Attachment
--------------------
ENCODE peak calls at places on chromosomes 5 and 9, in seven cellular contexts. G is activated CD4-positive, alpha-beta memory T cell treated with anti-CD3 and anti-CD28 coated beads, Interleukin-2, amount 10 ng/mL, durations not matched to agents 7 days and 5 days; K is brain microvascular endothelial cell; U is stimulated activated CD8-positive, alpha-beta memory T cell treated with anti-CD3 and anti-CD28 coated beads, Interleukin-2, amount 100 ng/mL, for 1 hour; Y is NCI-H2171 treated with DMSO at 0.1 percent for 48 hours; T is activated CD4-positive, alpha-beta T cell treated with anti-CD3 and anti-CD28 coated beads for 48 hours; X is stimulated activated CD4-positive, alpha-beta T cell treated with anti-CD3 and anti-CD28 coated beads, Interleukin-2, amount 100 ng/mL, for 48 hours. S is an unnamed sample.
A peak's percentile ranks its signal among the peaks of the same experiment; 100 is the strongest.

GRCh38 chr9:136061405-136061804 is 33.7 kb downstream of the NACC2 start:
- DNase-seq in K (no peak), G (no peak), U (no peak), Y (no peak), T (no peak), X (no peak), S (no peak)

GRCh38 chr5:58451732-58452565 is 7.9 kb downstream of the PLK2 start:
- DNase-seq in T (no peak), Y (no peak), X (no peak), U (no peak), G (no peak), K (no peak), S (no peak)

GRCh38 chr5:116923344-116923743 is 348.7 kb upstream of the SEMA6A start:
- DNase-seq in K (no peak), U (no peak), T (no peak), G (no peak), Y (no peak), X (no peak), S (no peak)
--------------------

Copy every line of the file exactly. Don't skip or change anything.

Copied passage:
ENCODE peak calls at places on chromosomes 5 and 9, in seven cellular contexts. G is activated CD4-positive, alpha-beta memory T cell treated with anti-CD3 and anti-CD28 coated beads, Interleukin-2, amount 10 ng/mL, durations not matched to agents 7 days and 5 days; K is brain microvascular endothelial cell; U is stimulated activated CD8-positive, alpha-beta memory T cell treated with anti-CD3 and anti-CD28 coated beads, Interleukin-2, amount 100 ng/mL, for 1 hour; Y is NCI-H2171 treated with DMSO at 0.1 percent for 48 hours; T is activated CD4-positive, alpha-beta T cell treated with anti-CD3 and anti-CD28 coated beads for 48 hours; X is stimulated activated CD4-positive, alpha-beta T cell treated with anti-CD3 and anti-CD28 coated beads, Interleukin-2, amount 100 ng/mL, for 48 hours. S is an unnamed sample.
A peak's percentile ranks its signal among the peaks of the same experiment; 100 is the strongest.

GRCh38 chr9:136061405-136061804 is 33.7 kb downstream of the NACC2 start:
- DNase-seq in K (no peak), G (no peak), U (no peak), Y (no peak), T (no peak), X (no peak), S (no peak)

GRCh38 chr5:58451732-58452565 is 7.9 kb downstream of the PLK2 start:
- DNase-seq in T (no peak), Y (no peak), X (no peak), U (no peak), G (no peak), K (no peak), S (no peak)

GRCh38 chr5:116923344-116923743 is 348.7 kb upstream of the SEMA6A start:
- DNase-seq in K (no peak), U (no peak), T (no peak), G (no peak), Y (no peak), X (no peak), S (no peak)